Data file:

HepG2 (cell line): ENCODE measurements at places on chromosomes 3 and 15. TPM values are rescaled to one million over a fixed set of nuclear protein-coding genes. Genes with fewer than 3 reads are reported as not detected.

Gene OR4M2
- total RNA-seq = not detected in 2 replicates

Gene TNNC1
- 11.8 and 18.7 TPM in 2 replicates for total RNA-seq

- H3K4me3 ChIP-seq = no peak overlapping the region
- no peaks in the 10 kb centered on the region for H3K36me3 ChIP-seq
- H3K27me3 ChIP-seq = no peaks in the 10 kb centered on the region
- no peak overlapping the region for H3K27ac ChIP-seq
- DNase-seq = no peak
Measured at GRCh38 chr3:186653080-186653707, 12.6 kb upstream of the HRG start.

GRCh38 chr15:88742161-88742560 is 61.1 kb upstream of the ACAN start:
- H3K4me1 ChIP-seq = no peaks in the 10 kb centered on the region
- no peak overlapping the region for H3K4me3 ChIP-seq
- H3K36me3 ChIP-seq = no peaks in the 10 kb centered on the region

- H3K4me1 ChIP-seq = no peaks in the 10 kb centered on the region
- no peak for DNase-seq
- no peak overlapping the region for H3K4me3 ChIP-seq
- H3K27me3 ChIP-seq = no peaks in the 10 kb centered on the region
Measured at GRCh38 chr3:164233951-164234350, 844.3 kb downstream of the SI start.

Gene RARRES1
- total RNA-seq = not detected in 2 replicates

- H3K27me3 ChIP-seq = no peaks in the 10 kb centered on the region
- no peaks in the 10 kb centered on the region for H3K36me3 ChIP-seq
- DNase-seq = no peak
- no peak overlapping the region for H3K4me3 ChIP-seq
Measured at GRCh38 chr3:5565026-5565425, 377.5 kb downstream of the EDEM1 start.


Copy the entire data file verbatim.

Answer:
HepG2 (cell line): ENCODE measurements at places on chromosomes 3 and 15. TPM values are rescaled to one million over a fixed set of nuclear protein-coding genes. Genes with fewer than 3 reads are reported as not detected.

Gene OR4M2
- total RNA-seq = not detected in 2 replicates

Gene TNNC1
- 11.8 and 18.7 TPM in 2 replicates for total RNA-seq

- H3K4me3 ChIP-seq = no peak overlapping the region
- no peaks in the 10 kb centered on the region for H3K36me3 ChIP-seq
- H3K27me3 ChIP-seq = no peaks in the 10 kb centered on the region
- no peak overlapping the region for H3K27ac ChIP-seq
- DNase-seq = no peak
Measured at GRCh38 chr3:186653080-186653707, 12.6 kb upstream of the HRG start.

GRCh38 chr15:88742161-88742560 is 61.1 kb upstream of the ACAN start:
- H3K4me1 ChIP-seq = no peaks in the 10 kb centered on the region
- no peak overlapping the region for H3K4me3 ChIP-seq
- H3K36me3 ChIP-seq = no peaks in the 10 kb centered on the region

- H3K4me1 ChIP-seq = no peaks in the 10 kb centered on the region
- no peak for DNase-seq
- no peak overlapping the region for H3K4me3 ChIP-seq
- H3K27me3 ChIP-seq = no peaks in the 10 kb centered on the region
Measured at GRCh38 chr3:164233951-164234350, 844.3 kb downstream of the SI start.

Gene RARRES1
- total RNA-seq = not detected in 2 replicates

- H3K27me3 ChIP-seq = no peaks in the 10 kb centered on the region
- no peaks in the 10 kb centered on the region for H3K36me3 ChIP-seq
- DNase-seq = no peak
- no peak overlapping the region for H3K4me3 ChIP-seq
Measured at GRCh38 chr3:5565026-5565425, 377.5 kb downstream of the EDEM1 start.